Where's the money?
- By Aliya Sternstein
- Sep 24, 2004
Chief Financial Officers Web site
The chief financial officer — a job mandated by law in 23 agencies — has moved from the backroom to the boardroom in only a few years, helping to make government officials accountable for every penny they spend.
CFOs have created a successful track record because a complete set of financial records is now required at every agency, said Rep. Todd Platts (R-Pa.), chairman of the House Government Reform Committee's Government Efficiency and Financial Management Subcommittee. He held a hearing Sept. 15 to review how CFOs have changed the way government officials keep their financial houses in order.
Platt said Congress has seen remarkable progress since the Chief Financial Officers Act became law in 1990. "In the past, the main focus was on paying the bills," he said. "Accounting was a back-office function, and reporting was not timely or useful to management."
Not anymore, he said. Department officials are developing single financial management systems, eliminating redundancies and saving money. Witnesses at the hearing echoed his comments about the success of government CFOs.
"CFOs now have a place at the management table," said C. Morgan Kinghorn, president of the National Academy of Public Administration.
Nevertheless, the role of the federal CFO is still a work in progress, Kinghorn and other witnesses said.
Lawmakers decided to mandate an empowered, management-level CFO position at key federal agencies after finding financial improprieties at the Department of Housing and Urban Development. The CFO's role has evolved into one akin to its private-sector equivalent.
"From budgeting and funding at the front end, through cost management during program execution, to the final accounting of the disposition of expenditures, the CFO is involved throughout the entire life cycle of nearly every agency initiative," said Linda Springer, controller at the Office of Management and Budget's Office of Federal Financial Management.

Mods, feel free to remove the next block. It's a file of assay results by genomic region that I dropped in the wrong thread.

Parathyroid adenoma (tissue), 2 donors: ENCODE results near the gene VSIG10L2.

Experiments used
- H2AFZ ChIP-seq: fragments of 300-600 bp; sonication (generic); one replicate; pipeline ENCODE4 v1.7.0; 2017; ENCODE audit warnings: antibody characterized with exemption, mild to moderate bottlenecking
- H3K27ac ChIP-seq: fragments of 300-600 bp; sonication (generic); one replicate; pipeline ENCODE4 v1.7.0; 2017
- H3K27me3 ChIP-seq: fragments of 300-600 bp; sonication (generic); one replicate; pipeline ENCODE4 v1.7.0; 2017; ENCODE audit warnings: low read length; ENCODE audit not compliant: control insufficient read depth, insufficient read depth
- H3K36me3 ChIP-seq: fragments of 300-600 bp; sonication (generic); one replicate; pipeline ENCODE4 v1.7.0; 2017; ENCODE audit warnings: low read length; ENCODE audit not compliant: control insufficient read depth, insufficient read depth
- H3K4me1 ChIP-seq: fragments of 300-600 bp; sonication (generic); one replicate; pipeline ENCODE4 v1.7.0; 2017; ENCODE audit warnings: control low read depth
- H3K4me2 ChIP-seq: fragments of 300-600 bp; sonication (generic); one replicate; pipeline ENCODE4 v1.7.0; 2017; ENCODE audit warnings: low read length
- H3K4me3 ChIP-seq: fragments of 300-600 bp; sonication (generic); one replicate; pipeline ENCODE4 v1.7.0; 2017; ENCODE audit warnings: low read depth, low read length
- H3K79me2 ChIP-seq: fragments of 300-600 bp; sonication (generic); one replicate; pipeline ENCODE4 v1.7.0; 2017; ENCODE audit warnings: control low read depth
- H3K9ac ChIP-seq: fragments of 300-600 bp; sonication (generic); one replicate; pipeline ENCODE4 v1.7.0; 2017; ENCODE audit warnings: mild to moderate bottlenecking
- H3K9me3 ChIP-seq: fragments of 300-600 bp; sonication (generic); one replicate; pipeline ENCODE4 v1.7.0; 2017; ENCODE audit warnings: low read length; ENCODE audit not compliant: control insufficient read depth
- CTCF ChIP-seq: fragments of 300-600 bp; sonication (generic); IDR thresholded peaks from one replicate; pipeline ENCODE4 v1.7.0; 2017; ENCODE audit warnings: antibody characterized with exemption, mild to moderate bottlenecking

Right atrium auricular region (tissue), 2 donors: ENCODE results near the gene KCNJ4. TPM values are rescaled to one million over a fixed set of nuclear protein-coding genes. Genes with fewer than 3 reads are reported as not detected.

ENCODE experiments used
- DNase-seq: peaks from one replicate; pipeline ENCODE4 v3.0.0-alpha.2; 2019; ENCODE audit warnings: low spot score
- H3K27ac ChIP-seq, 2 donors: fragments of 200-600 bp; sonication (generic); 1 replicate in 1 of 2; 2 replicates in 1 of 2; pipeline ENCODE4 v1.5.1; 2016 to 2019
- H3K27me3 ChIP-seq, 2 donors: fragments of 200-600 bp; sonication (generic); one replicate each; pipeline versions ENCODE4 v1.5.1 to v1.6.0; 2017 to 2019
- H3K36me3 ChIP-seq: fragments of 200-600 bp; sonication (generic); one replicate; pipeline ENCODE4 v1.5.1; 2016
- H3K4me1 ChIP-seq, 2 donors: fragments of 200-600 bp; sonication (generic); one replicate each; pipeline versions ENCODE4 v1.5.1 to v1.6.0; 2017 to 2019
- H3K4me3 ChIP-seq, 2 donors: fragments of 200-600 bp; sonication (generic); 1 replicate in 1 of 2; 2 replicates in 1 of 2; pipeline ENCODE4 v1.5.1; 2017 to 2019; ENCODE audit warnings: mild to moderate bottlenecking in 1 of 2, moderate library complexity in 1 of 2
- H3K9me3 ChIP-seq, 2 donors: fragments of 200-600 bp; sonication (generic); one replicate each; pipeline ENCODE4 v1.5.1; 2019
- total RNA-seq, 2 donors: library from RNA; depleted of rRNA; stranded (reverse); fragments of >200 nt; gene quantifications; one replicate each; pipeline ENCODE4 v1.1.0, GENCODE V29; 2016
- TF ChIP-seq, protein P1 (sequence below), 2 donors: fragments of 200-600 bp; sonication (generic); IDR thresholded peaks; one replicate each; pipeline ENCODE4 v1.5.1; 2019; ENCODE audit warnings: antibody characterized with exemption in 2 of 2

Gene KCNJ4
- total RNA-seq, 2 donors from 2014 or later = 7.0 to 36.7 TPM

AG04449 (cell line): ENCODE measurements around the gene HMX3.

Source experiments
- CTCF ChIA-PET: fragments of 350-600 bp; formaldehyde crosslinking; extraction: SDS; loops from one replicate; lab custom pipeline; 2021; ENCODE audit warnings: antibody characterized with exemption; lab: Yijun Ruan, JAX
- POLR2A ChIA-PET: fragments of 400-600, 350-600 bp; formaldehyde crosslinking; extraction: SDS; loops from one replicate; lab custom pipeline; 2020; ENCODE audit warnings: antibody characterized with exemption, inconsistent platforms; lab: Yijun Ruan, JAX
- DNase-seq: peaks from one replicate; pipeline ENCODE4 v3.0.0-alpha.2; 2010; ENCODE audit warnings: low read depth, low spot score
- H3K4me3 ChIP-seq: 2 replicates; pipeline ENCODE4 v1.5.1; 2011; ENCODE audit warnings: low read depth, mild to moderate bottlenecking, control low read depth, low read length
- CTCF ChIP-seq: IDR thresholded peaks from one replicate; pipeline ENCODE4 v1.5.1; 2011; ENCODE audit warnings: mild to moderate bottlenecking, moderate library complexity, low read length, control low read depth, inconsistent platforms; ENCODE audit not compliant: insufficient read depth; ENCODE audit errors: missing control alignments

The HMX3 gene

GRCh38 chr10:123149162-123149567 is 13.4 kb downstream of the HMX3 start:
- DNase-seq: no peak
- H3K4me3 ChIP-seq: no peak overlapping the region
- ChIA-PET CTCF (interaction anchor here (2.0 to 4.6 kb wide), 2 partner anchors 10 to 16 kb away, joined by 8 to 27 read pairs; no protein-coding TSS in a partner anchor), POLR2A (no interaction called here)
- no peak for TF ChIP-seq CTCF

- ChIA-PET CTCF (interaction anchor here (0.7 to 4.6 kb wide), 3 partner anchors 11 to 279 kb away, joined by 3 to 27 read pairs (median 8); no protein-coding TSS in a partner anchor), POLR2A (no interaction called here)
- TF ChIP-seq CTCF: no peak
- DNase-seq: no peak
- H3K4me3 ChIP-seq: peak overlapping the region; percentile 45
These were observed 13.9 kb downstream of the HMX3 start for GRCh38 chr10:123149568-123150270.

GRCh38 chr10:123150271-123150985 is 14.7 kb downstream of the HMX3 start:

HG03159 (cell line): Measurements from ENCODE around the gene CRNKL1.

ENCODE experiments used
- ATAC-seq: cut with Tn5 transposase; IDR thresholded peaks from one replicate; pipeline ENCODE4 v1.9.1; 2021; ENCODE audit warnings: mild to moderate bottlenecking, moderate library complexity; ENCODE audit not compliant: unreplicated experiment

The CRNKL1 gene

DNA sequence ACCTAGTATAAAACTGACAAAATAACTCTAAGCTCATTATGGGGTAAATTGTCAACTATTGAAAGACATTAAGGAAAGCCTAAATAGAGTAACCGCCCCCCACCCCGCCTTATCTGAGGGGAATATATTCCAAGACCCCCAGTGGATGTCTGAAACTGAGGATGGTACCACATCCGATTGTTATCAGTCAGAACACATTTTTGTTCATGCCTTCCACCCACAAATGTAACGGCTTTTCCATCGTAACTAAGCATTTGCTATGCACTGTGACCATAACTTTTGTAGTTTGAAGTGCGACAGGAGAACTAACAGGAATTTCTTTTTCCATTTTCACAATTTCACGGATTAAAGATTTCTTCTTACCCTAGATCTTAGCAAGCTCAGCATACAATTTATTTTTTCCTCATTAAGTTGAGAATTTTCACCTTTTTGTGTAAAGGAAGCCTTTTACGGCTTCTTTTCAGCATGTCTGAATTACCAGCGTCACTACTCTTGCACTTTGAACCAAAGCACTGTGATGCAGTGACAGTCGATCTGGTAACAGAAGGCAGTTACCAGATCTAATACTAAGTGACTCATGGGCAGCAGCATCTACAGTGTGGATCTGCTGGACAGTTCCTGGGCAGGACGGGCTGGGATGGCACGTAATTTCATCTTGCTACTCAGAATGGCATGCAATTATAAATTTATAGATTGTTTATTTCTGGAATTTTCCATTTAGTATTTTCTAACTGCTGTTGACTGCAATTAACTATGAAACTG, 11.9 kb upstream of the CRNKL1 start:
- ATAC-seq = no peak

Lawmakers are working to expand the CFO mandate to the Homeland Security Department. The Homeland Security Financial Accountability Act, which would mandate Senate confirmation for the DHS post, passed the House and is on its way to the Senate.
Federal CFO positions were designed as a hybrid of the best of the political and career worlds in government. Deputy CFOs are career government employees, with an institutional clout similar to that of an agency's inspector general. CFOs are political appointees, with the president's power behind them.
"The price for continued success in financial management is strong oversight and support for CFOs in the agencies," said G. Edward DeSeve, professor at the University of Maryland's School of Public Policy.
Agency officials do not need to get an auditor's opinion on their internal controls, as their private-sector counterparts would be required to do if legislation winding its way through Congress is passed.
There is also a clear distinction between the CFO and the chief information officer in both worlds, said Paul Strassmann, a former federal CIO. He said CFOs have more responsibility than CIOs.
"The CFO can be guilty," Strassmann said. "No such thing is possible for the CIO." Computer failure is to blame for technological misfires, but the CFO is to blame for financial mishaps, he said.
Springer said federal and corporate CFOs share one critical characteristic: leadership. "Successful federal CFOs possess not only financial acumen and subject expertise," she said, "but have the full range of leadership skills that are found in CFOs of well-run private-sector financial management organizations."
Clarence Crawford, CFO at the Office of Personnel Management, said he remembers how difficult it was to run a government agency without accurate financial information.
"Who would have ever thought the federal government would have audited financial statements?" he asked. "To see as much progress in accountability has been remarkable."
To-do list for CFOs
Although federal chief financial officers have done a good job of keeping track of agency finances, improvements in the CFO's role are needed to keep government officials on their financial toes, said C. Morgan Kinghorn, president of the National Academy of Public Administration.
He said experts recommend:
Unifying the functions of the chief information officer, the chief human capital officer and the CFO.
Focusing on improved decision-making at the program operations level.
Giving CFOs a seat at the decision-making table.
Integrating financial and program data to better understand organizational performance.